Tony Greig. Born in South Africa with Scottish roots, captain of England, Australian broadcasting icon, West Indian motivational specialist, President of the Indian rebel league, and Patron of Sri Lanka cricket. Died, aged 66 in Sydney last month of a heart attack as he battled lung cancer.
The modern pioneering man; has there ever been a bigger personification of the Global Sporting Village?
With a man like Greig, what made his impact on cricket so large, was that he was your pin-up flawed genius.
As a player Greig was very, very good, and possibly his later activities covered that up. To judge an allrounder a commonly held benchmark is to subtract their bowling average from their batting average. By that measure Greig nudged out Botham and was vastly superior to Flintoff. There was also the fact that, like Sir Garfield Sobers, he bowled a variety of seam up and off-spin.
As a captain he led from the front then, in 1976, committed the biggest motivational blunder of all time. With a West Indies tour pending he said those words. “We will make them grovel”. Much has been made in recent weeks how that was merely a slip of the tongue. But these were politically charged bravado words coming from an England captain at the best of times, slightly reckless when delivered with a thick South African accent.
It failed spectacularly; the West Indies used it as motivation, and the blueprint for intimidating, non-grovelling, bowling was set. The magnificent Fire on Babylon movie was built around that one motivational speech.
The following year was the birth of Packer World Series Cricket, and Greig’s first venture into rebel sport territory. As England prepared for a home Ashes series, the England captain was being wined and dined in Sydney, and eventually news of the breakaway series was leaked to the media.
He was stripped of his England captaincy and although he played on for an Ashes series under legal injunctions, his mind was in Sydney and the promise of a broadcasting career for life.
Life in the pocket of Kerry Packer became a relationship that was to last for 30 years. He never returned to England or South Africa but was to remain loyal to his new overlord, and would start his new career as a cricket commentator while still meddling a fair bit in cricket administration.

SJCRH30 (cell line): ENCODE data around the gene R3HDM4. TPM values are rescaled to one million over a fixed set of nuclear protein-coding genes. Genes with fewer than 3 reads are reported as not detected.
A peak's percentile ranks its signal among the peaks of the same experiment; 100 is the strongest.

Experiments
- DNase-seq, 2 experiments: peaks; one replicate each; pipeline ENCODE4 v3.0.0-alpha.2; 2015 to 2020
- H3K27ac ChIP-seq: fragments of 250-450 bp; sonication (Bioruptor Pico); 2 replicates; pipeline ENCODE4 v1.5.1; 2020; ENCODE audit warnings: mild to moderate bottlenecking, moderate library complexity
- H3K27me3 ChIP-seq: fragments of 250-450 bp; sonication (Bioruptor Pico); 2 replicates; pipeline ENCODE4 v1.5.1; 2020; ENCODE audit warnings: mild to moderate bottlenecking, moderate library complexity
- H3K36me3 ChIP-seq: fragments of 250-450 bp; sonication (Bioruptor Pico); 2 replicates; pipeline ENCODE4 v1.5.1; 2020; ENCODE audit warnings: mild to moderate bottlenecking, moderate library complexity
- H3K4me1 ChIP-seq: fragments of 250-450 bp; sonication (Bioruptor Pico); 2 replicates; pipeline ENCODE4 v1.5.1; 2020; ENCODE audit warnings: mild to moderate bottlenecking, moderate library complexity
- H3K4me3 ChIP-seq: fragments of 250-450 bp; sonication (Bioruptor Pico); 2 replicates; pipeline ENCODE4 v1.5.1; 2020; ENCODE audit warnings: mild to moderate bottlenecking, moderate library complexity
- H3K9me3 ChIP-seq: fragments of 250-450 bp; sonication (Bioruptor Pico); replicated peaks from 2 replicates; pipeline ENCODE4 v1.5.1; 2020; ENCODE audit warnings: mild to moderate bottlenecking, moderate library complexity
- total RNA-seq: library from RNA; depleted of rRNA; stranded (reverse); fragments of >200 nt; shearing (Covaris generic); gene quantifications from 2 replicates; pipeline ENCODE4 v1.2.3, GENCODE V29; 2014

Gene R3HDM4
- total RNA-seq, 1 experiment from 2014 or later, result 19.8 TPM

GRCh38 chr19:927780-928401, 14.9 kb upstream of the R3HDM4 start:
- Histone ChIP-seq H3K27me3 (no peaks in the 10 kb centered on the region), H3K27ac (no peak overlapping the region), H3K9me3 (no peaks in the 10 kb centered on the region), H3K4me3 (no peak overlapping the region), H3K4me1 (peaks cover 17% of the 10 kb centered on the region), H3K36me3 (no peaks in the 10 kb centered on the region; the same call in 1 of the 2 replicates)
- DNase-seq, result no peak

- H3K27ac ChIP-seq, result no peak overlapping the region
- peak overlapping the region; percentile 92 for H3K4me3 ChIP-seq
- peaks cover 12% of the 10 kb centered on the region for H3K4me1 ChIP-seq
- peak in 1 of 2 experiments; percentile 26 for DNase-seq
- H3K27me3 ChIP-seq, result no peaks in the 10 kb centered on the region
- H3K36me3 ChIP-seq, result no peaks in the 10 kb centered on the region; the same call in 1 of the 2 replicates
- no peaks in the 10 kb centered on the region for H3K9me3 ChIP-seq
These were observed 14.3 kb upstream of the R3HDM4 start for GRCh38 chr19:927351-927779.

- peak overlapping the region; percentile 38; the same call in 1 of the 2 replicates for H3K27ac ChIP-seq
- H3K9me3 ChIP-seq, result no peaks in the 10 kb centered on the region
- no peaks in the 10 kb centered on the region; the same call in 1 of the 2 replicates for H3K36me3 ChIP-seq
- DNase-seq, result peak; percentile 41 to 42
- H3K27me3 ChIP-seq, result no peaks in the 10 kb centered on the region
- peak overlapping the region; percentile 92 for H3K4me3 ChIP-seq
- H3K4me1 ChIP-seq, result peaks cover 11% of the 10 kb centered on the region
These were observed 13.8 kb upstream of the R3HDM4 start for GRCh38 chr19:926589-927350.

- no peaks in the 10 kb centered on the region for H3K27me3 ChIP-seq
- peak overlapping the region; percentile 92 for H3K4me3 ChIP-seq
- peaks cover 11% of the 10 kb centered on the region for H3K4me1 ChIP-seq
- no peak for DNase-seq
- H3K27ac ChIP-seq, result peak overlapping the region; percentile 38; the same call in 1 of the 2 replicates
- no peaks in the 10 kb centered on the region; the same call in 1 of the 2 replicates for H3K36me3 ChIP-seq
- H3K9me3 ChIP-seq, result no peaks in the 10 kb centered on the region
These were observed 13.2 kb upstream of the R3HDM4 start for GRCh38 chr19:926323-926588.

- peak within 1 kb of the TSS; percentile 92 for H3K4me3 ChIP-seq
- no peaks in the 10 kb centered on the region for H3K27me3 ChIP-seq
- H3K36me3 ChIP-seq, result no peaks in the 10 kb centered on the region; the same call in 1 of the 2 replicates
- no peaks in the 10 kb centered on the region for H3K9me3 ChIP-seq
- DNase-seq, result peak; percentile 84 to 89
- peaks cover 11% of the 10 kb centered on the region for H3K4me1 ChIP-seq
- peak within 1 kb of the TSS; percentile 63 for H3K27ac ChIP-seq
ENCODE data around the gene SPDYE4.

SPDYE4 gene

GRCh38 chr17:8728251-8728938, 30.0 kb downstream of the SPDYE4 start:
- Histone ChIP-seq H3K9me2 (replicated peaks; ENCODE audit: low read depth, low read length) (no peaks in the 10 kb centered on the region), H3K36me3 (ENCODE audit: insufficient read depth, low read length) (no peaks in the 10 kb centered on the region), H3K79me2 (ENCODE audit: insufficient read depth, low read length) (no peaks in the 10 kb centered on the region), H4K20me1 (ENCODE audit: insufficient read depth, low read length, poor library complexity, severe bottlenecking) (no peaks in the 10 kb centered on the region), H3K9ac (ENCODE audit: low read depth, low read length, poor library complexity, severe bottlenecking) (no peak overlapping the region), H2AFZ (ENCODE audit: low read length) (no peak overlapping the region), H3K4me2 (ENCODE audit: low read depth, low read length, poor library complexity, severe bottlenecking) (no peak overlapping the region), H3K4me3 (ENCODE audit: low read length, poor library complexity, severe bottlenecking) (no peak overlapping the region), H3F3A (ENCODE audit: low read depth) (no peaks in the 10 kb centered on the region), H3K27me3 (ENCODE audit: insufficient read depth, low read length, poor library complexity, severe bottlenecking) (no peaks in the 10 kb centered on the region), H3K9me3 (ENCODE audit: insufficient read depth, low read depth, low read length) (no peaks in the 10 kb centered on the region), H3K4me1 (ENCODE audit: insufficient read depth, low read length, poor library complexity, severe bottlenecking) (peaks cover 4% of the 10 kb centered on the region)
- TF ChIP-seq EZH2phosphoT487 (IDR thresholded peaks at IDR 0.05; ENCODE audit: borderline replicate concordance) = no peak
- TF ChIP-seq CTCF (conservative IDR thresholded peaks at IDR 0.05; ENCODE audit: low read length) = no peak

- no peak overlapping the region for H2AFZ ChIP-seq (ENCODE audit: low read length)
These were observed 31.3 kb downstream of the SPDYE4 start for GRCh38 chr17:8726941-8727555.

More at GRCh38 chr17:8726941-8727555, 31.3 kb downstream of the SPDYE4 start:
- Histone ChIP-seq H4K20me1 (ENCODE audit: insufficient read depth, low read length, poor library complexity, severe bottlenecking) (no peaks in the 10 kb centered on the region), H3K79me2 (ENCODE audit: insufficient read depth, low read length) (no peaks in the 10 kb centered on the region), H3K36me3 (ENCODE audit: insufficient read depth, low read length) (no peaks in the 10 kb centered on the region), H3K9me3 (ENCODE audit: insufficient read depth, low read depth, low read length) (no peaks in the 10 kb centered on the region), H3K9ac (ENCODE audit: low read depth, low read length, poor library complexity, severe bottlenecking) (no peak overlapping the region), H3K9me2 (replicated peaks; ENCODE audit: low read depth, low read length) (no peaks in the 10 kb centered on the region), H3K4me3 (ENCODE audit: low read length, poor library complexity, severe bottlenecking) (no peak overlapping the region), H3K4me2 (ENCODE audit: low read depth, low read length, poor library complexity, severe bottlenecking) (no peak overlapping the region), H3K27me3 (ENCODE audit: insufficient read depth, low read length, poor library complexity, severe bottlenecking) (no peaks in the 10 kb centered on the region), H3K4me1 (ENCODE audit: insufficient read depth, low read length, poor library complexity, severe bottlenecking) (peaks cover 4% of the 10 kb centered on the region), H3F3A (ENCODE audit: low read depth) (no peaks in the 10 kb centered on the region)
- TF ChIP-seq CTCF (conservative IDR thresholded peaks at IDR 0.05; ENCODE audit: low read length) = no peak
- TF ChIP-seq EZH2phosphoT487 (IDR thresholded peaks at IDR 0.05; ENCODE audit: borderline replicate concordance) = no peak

As a commentator he is most famous for teaching us that car keys could be used for things other than driving cars and swinging parties. That, and the Panama hat, became his signature. No other commentator ever did a better pitch report than Greig.
There was the odd gaffein his commentating career. He had a fondness for referring to Asian players as short, and there was the time when the camera zoomed onto a couple in a marriage ceremony at a nearby church. Greig made a comment implying that the Asian woman shown was a mail order bride: “Do you think she’s been flown in?”.
Then there was the Rebel ICL League. Greig was made president of that, and once more played the well-worn maverick player card. But, unlike World Series Cricket, this was a tainted and deeply flawed set-up, and was not remotely interested in any innovation.
And remember the damage, from Shane Bond to Lou Vincent, that this inflicted on the game. The shadiness of it was exposed at its fullest with the Chris Cairns allegation of match fixing. Greig stood to one side of that, neither confirming nor denying, and the reputation of NZ’s second best all-rounder was never to recover; depriving him until recently of his chance to have a post playing career behind the microphone.
Greig, at his best, was a true pioneer of the sport. But in the post-death outpouring of universal love, it is important to remember his many other legacies.
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